Watch for snakes, she recalled the remarks of the man from the state. This new path was barely shoulder width. Did ticks live in switchgrass? No, she didn’t think so. (pg. 194)

We get pages of infodump from this character, but when it comes to something as trivial as ticks, she seems at a loss.

So, style aside, is there a good story here? It’s interesting in terms of the ritual and folklore of the golem, but I found myself struggling to care about what happened to any of these characters.

First, the 1880 story centers around a group of black-magic Jewish refugees (evil guys) locked in a struggle the Conner clan, with a group of local settlers led by an ex-military deserter and his cohorts (evil). I found neither side appealing, so I had no one to root for. Both sides wind up wiping each other out, leaving a single golem. I found nothing redeeming in the people on either side of this conflict. I initially had some sympathy for the Jewish refugees until it became clear that they were ousted by their own people in Prague because of their adherence to Kischuph. So while there’s some satisfaction in having a bunch of bad guys kill each other, there’s no one left at the end that I cared about.

The present-day story centers on Seth Kohn and his girlfriend Judy. Seth is a game designer lost his wife two years earlier and struggled through a bout of alcoholism. His girlfriend is an ex-college professor who struggled with crack addiction. They met in rehab. But when the story opens, both have recovered, Seth has made millions on his video game, and they buy Seth’s dream home near Lowensport, Maryland. These people have everything, so I also had trouble sympathizing with either of them. During the course of the story, Judy falls off the wagon and gets raped several times by local drug dealers as part of the plot to recover Gavriel Lowen’s head from the mansion, but by the time this all happens I, as a reader, have already disconnected from her as a character.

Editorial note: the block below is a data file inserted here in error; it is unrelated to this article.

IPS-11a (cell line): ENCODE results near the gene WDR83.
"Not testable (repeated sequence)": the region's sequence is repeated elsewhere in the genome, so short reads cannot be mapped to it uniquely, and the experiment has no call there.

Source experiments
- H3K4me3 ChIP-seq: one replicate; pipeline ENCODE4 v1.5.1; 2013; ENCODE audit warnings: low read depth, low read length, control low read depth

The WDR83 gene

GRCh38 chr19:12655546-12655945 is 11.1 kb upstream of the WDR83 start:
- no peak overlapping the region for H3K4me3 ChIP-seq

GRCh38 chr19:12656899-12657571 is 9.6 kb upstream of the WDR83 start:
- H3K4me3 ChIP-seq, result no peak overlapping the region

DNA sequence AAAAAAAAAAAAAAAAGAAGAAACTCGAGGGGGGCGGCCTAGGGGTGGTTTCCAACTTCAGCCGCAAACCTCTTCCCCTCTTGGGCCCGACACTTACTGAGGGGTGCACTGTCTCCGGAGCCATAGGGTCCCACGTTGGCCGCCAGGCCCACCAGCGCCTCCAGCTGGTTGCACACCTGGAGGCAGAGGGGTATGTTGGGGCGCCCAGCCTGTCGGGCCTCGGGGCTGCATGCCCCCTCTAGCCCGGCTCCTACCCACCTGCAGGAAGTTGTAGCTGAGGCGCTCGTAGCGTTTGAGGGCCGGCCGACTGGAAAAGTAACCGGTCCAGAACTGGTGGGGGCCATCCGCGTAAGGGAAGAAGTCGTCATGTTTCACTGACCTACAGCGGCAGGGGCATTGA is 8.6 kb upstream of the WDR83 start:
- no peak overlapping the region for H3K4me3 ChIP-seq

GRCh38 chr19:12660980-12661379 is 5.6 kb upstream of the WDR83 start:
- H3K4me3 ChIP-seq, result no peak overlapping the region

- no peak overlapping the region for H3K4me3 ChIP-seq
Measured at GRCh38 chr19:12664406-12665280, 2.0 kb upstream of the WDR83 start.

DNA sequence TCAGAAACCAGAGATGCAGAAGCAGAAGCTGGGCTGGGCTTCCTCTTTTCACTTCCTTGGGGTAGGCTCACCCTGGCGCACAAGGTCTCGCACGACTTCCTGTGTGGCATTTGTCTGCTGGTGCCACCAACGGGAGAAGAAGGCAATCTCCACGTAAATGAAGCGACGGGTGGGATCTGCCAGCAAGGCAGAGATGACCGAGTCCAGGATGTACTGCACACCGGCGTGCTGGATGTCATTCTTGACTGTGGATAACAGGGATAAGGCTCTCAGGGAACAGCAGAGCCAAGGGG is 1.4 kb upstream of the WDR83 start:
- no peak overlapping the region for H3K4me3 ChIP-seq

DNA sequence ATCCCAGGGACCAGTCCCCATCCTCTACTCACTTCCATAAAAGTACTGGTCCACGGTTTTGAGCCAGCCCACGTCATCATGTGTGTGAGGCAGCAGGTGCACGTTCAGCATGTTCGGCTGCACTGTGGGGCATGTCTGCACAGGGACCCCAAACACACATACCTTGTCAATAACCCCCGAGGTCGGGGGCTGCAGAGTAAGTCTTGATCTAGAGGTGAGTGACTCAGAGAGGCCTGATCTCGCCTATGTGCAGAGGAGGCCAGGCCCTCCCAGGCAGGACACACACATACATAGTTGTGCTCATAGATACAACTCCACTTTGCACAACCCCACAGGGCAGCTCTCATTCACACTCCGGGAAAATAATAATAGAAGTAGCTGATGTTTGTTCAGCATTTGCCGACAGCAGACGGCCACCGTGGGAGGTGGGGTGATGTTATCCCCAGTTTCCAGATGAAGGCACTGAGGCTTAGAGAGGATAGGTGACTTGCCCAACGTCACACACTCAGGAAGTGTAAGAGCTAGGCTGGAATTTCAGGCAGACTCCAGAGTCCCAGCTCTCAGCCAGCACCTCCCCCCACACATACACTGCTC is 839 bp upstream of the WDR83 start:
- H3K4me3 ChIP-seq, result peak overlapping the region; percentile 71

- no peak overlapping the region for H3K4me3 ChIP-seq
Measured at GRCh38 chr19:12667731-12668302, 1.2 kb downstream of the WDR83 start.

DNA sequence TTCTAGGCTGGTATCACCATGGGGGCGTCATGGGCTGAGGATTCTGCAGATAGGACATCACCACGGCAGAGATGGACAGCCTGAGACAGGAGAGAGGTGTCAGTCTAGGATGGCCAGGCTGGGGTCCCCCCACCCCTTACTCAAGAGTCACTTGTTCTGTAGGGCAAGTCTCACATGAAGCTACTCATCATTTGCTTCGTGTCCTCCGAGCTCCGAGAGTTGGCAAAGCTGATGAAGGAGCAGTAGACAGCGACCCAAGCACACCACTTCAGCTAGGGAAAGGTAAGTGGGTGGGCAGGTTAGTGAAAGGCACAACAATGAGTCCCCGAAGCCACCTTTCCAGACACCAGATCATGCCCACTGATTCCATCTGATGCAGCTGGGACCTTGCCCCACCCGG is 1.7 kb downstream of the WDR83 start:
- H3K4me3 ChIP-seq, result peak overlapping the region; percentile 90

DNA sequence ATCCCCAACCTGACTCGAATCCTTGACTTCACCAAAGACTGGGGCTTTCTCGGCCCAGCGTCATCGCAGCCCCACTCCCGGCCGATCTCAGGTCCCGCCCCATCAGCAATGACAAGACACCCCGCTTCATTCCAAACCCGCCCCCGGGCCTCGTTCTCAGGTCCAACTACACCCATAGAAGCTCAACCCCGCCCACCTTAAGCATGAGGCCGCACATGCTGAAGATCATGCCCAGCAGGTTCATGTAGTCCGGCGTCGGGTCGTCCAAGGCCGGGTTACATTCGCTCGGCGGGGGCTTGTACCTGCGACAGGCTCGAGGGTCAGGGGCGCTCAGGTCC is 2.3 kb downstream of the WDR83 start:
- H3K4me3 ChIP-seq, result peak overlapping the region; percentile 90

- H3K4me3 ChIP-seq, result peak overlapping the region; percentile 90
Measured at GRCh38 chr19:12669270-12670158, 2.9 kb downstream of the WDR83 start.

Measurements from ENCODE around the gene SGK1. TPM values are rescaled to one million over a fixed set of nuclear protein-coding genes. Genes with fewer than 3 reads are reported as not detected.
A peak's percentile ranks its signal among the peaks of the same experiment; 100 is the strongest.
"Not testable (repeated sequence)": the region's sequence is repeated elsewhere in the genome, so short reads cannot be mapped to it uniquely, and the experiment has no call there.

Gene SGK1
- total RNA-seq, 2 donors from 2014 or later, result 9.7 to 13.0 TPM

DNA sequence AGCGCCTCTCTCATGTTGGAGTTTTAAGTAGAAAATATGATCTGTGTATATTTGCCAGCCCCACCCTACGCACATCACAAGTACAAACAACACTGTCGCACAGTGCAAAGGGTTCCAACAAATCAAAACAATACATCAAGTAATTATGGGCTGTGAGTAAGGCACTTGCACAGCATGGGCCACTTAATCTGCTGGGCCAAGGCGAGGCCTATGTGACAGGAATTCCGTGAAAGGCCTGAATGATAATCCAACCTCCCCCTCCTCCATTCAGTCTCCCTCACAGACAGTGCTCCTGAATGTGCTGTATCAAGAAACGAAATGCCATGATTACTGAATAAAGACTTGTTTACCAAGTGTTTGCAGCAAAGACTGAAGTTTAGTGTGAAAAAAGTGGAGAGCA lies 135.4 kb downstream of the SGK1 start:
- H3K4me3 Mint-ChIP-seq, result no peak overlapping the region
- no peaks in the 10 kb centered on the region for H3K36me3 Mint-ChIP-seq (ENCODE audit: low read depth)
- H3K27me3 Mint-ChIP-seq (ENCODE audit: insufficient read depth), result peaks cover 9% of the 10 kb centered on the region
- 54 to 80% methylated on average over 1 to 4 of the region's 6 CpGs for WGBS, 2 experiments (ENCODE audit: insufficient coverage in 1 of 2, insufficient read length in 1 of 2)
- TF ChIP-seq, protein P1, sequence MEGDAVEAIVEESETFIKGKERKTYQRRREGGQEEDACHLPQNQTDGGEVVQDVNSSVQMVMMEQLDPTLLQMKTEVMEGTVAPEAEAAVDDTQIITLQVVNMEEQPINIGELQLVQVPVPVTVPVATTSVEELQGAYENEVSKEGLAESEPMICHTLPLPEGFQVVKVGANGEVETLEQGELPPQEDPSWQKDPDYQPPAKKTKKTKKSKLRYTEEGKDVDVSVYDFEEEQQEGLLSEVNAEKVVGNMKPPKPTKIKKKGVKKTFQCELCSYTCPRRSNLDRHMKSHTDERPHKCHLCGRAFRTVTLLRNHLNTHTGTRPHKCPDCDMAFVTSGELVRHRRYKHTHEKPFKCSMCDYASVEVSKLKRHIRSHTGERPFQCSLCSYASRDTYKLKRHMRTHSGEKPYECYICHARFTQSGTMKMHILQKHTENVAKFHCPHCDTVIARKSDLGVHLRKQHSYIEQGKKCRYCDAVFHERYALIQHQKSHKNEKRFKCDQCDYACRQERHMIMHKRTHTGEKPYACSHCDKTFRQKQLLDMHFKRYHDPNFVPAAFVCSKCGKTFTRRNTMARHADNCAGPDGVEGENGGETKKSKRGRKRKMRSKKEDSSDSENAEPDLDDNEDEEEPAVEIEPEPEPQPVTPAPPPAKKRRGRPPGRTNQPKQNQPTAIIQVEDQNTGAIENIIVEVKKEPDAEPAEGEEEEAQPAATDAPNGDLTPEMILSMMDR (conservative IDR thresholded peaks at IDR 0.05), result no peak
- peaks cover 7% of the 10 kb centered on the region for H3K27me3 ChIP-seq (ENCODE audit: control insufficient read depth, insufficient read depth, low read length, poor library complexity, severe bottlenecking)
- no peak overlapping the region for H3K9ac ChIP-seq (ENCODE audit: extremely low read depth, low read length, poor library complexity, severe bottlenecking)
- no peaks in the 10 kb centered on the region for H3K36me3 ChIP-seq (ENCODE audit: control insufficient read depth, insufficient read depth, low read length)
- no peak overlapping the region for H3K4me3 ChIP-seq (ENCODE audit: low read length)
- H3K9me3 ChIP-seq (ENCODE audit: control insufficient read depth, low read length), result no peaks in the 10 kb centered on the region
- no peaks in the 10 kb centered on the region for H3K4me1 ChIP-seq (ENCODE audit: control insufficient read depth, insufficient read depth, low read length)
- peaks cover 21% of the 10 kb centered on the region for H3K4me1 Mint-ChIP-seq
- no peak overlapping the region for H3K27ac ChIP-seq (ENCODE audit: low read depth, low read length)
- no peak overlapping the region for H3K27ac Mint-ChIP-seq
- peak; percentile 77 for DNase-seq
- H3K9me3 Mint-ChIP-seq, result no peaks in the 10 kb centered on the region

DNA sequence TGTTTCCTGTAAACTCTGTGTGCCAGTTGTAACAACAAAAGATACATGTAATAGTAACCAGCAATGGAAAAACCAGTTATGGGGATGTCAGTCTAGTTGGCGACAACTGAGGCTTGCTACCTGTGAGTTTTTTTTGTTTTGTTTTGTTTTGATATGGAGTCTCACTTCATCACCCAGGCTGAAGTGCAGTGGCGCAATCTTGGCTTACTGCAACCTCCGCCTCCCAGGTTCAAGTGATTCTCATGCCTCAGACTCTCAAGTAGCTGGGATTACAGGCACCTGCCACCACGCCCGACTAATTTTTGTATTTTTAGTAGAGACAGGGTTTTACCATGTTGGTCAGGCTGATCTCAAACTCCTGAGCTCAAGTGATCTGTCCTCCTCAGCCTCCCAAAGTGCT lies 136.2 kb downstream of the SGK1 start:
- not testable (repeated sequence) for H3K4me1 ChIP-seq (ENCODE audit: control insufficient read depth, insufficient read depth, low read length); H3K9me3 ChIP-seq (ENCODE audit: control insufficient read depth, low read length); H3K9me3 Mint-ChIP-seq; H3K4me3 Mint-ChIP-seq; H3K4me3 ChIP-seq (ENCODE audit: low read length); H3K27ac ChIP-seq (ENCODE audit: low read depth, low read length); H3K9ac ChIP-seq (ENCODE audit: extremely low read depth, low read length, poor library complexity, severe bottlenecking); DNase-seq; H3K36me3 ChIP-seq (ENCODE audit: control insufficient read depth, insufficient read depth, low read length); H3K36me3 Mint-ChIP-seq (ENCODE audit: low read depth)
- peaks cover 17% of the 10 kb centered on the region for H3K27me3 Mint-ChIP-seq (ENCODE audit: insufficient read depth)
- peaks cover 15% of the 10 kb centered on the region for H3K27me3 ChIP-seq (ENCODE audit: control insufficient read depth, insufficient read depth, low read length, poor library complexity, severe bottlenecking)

Compare these two with the main characters in Nate Kenyon’s novel Bloodstone. Billy Smith is an ex-convict, guilty of drunk driving and manslaughter. Billy is paired with Gloria Johnson, a heroin addict and hooker. These are sympathetic characters at low points in their lives, victims of circumstance to a degree. The reader cares about Billy, who has done his time but still lives burdened by the guilt of his crime. The reader cares about Gloria, a victim of drug addiction who, at the start of the story, is near the end of her rope. We cheer them on, we want them to get better.

Overall, I think The Golem provides little in the way of a good writing or good story telling. But I have to admit, if this book is ever made into a move, I will watch it. I think there are some visually stunning scenes: the Kischuph ritual of golemancy, the dynamiting of the mill, and of course the murderous mayhem inflicted by the golems. I have a deep love for horror movies, and I’m much more forgiving of story in exchange for the visual appeal.

I look forward to giving Lee’s work another chance. If you have suggestions of what is representative of Lee’s writing, post a comment. I’d love to hear from you!